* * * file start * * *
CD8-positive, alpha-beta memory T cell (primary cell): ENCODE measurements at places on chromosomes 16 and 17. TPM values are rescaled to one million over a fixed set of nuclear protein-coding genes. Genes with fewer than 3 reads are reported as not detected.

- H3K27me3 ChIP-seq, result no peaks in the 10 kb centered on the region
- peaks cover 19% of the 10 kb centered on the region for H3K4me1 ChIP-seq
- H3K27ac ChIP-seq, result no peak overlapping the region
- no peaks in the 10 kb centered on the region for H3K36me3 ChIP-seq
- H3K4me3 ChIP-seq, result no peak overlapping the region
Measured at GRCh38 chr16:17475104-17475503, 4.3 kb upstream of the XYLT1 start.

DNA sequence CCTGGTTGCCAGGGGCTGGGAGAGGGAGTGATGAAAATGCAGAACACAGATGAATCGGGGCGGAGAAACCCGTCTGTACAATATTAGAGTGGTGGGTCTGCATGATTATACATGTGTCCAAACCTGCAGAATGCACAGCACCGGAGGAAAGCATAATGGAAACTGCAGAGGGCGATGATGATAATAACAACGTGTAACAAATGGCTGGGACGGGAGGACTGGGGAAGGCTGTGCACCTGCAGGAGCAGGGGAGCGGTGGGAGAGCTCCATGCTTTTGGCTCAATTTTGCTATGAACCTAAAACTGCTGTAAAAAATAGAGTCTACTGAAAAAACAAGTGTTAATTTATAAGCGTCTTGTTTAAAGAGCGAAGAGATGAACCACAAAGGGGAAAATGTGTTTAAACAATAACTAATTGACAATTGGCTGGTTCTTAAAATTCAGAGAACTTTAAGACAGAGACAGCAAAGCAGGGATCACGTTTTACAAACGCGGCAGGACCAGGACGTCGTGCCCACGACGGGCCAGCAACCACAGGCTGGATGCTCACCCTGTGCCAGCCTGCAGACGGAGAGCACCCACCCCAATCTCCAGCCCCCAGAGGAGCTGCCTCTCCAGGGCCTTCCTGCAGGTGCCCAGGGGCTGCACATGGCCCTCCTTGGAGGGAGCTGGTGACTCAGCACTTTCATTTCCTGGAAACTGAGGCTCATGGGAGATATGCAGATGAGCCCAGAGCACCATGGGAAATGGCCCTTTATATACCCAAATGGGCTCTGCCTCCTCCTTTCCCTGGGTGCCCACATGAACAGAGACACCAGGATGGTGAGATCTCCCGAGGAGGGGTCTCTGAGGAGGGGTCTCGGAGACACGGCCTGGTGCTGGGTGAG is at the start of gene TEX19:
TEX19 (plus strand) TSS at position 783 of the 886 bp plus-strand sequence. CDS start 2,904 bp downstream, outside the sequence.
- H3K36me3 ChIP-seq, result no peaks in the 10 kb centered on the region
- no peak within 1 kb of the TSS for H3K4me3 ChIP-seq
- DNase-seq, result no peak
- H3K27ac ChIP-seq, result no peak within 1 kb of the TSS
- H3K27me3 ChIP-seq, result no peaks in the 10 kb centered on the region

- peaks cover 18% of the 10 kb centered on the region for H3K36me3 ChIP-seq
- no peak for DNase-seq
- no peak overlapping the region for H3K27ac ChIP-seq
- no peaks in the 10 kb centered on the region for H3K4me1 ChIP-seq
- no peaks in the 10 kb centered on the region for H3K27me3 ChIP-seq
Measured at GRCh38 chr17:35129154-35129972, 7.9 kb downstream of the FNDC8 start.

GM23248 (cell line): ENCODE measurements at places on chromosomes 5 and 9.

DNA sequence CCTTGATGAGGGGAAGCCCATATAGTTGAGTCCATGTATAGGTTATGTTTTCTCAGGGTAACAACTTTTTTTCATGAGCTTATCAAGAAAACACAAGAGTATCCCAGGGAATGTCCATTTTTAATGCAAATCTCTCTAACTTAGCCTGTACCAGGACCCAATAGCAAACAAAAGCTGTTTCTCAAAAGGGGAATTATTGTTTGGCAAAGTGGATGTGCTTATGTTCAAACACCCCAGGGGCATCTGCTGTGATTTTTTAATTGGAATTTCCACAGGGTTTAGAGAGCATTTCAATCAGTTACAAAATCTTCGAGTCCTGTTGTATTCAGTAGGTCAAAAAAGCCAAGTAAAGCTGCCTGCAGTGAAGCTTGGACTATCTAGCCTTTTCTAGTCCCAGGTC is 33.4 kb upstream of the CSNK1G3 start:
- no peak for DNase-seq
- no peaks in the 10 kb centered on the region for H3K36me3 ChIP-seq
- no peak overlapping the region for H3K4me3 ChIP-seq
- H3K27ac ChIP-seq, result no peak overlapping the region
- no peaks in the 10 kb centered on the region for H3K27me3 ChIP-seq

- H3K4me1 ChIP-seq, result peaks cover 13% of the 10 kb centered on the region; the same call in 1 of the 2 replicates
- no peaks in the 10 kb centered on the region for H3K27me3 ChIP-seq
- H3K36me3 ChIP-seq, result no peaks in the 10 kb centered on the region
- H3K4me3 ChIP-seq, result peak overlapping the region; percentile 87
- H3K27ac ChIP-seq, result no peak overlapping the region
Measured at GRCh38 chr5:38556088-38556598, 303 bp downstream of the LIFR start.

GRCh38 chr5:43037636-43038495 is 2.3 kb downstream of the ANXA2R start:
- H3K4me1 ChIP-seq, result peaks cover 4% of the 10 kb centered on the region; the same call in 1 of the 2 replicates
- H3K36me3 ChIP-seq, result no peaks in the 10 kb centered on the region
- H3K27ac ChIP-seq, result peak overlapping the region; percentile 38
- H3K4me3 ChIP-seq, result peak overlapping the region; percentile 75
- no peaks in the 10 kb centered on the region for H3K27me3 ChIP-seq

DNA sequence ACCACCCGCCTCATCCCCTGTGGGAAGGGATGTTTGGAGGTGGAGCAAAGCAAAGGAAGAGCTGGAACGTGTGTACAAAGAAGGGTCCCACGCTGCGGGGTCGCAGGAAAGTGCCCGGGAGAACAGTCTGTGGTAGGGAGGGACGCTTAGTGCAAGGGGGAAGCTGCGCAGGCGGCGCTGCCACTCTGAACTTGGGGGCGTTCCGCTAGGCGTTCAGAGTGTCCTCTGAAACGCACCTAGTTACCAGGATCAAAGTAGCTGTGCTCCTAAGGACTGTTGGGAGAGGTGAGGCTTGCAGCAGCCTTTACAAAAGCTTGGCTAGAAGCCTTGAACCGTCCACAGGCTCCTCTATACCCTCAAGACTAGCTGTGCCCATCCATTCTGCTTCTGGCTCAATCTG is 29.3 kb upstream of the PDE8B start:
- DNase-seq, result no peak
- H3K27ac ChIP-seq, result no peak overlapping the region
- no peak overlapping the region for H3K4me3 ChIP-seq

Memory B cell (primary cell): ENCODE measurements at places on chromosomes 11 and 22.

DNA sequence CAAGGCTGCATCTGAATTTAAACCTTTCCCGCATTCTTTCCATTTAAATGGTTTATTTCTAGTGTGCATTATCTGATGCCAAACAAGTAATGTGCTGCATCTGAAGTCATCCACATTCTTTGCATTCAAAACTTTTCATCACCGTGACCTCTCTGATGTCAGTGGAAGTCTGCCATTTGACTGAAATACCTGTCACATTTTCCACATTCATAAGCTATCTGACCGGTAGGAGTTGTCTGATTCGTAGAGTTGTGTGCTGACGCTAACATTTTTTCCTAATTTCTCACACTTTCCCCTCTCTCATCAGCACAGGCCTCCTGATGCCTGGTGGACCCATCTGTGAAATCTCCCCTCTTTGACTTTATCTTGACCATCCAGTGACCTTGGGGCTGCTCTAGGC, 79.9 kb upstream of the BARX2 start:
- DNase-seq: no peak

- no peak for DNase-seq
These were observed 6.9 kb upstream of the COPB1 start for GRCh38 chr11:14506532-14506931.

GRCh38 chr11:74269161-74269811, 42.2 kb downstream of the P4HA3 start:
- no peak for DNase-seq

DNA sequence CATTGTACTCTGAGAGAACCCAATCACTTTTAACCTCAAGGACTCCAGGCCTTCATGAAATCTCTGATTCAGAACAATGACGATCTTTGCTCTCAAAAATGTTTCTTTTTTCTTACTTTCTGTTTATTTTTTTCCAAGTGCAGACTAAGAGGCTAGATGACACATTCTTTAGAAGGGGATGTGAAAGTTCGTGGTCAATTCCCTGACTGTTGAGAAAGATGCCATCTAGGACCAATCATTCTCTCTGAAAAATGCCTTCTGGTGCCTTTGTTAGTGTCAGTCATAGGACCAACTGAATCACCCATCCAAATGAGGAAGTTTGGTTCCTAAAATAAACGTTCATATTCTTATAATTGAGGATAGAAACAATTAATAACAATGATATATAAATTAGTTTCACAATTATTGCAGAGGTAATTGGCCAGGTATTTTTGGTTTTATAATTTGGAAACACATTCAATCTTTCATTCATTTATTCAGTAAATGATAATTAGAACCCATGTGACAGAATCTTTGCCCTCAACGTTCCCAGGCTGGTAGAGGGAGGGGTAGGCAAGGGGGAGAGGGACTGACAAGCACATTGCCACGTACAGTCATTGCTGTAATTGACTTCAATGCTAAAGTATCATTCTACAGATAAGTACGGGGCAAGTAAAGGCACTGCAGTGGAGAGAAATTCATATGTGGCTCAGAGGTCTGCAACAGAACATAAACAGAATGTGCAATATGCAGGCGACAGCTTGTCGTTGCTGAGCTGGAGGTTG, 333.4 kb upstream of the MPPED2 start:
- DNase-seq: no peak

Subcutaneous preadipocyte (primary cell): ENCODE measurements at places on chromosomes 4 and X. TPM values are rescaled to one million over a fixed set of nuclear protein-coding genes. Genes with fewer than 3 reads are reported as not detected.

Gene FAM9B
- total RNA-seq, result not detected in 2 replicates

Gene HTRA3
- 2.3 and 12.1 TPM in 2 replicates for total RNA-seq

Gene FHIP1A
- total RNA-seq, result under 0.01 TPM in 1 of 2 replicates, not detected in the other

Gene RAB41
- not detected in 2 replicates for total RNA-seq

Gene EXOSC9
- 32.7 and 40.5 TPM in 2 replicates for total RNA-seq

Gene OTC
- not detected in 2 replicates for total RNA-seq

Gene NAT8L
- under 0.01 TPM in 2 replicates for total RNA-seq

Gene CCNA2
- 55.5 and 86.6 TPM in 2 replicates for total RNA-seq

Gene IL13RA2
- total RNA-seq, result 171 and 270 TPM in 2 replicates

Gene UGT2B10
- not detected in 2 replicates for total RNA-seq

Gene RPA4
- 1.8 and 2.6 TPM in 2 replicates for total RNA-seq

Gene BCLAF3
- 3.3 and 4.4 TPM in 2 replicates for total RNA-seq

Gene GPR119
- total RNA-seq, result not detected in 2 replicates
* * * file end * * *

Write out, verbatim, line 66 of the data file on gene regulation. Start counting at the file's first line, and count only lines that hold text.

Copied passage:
Gene NAT8L